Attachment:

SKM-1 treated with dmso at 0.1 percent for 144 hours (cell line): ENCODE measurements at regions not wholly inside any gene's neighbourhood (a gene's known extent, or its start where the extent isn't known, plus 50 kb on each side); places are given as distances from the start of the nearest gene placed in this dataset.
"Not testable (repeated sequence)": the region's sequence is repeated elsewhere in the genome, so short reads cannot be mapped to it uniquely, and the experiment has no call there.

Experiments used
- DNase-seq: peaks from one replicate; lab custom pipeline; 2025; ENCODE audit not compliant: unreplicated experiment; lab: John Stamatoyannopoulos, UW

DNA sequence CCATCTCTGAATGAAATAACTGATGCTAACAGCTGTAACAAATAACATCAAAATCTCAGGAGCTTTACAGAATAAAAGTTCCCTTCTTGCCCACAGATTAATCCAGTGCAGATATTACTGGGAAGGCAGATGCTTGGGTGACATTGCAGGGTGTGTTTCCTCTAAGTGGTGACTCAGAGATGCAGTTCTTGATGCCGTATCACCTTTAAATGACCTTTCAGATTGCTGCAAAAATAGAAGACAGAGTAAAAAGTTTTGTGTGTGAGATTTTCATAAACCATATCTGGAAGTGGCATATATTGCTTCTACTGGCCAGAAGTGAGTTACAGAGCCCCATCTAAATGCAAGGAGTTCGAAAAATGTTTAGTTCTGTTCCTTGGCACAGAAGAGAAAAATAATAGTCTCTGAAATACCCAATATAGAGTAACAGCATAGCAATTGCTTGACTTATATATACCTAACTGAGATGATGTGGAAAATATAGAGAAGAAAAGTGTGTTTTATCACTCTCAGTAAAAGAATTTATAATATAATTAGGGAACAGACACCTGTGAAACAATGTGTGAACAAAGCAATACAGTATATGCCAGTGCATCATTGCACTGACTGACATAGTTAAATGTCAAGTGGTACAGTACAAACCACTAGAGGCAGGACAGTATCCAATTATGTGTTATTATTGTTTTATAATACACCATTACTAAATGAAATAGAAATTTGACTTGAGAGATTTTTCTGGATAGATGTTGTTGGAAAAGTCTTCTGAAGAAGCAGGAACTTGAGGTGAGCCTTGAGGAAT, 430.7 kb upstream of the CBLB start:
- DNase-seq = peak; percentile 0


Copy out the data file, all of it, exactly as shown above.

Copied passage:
SKM-1 treated with dmso at 0.1 percent for 144 hours (cell line): ENCODE measurements at regions not wholly inside any gene's neighbourhood (a gene's known extent, or its start where the extent isn't known, plus 50 kb on each side); places are given as distances from the start of the nearest gene placed in this dataset.
"Not testable (repeated sequence)": the region's sequence is repeated elsewhere in the genome, so short reads cannot be mapped to it uniquely, and the experiment has no call there.

Experiments used
- DNase-seq: peaks from one replicate; lab custom pipeline; 2025; ENCODE audit not compliant: unreplicated experiment; lab: John Stamatoyannopoulos, UW

DNA sequence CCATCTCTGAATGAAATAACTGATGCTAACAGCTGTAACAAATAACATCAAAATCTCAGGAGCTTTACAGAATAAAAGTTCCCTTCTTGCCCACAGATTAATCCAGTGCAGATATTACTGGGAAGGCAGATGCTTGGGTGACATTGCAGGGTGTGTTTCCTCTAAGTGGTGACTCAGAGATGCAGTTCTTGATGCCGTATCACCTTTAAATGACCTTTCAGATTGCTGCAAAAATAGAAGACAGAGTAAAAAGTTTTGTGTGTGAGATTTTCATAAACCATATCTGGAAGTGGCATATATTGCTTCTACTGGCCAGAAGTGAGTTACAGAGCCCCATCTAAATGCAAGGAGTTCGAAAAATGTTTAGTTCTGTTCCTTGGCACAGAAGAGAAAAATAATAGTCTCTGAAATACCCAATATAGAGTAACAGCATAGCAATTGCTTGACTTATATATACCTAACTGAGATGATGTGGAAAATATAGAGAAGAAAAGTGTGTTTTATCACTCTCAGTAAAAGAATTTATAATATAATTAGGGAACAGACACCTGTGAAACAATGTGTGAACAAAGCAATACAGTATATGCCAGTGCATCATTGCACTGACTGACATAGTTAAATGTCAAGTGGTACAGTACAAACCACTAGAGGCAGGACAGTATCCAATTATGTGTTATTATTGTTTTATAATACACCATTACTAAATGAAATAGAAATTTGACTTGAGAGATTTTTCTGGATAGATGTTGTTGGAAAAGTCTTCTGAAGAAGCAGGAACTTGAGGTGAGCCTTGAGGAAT, 430.7 kb upstream of the CBLB start:
- DNase-seq = peak; percentile 0